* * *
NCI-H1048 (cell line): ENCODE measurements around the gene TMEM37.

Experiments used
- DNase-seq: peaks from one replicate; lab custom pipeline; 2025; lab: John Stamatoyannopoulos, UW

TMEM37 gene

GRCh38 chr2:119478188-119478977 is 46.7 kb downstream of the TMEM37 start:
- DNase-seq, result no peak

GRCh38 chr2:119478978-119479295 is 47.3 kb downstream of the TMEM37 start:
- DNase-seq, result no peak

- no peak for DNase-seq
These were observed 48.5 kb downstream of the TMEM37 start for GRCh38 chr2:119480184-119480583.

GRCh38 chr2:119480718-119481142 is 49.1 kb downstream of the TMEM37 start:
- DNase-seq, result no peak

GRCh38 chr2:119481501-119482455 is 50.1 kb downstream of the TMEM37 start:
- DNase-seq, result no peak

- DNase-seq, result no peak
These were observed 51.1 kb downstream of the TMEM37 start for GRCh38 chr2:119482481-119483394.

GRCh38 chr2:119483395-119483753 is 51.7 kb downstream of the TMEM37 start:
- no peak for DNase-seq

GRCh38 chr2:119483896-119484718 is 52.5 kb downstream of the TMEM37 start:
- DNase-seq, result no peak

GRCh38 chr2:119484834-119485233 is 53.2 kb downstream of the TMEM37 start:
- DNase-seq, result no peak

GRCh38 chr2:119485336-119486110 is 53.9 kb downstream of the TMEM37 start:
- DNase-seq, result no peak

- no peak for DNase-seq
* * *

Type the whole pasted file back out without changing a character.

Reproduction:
NCI-H1048 (cell line): ENCODE measurements around the gene TMEM37.

Experiments used
- DNase-seq: peaks from one replicate; lab custom pipeline; 2025; lab: John Stamatoyannopoulos, UW

TMEM37 gene

GRCh38 chr2:119478188-119478977 is 46.7 kb downstream of the TMEM37 start:
- DNase-seq, result no peak

GRCh38 chr2:119478978-119479295 is 47.3 kb downstream of the TMEM37 start:
- DNase-seq, result no peak

- no peak for DNase-seq
These were observed 48.5 kb downstream of the TMEM37 start for GRCh38 chr2:119480184-119480583.

GRCh38 chr2:119480718-119481142 is 49.1 kb downstream of the TMEM37 start:
- DNase-seq, result no peak

GRCh38 chr2:119481501-119482455 is 50.1 kb downstream of the TMEM37 start:
- DNase-seq, result no peak

- DNase-seq, result no peak
These were observed 51.1 kb downstream of the TMEM37 start for GRCh38 chr2:119482481-119483394.

GRCh38 chr2:119483395-119483753 is 51.7 kb downstream of the TMEM37 start:
- no peak for DNase-seq

GRCh38 chr2:119483896-119484718 is 52.5 kb downstream of the TMEM37 start:
- DNase-seq, result no peak

GRCh38 chr2:119484834-119485233 is 53.2 kb downstream of the TMEM37 start:
- DNase-seq, result no peak

GRCh38 chr2:119485336-119486110 is 53.9 kb downstream of the TMEM37 start:
- DNase-seq, result no peak

- no peak for DNase-seq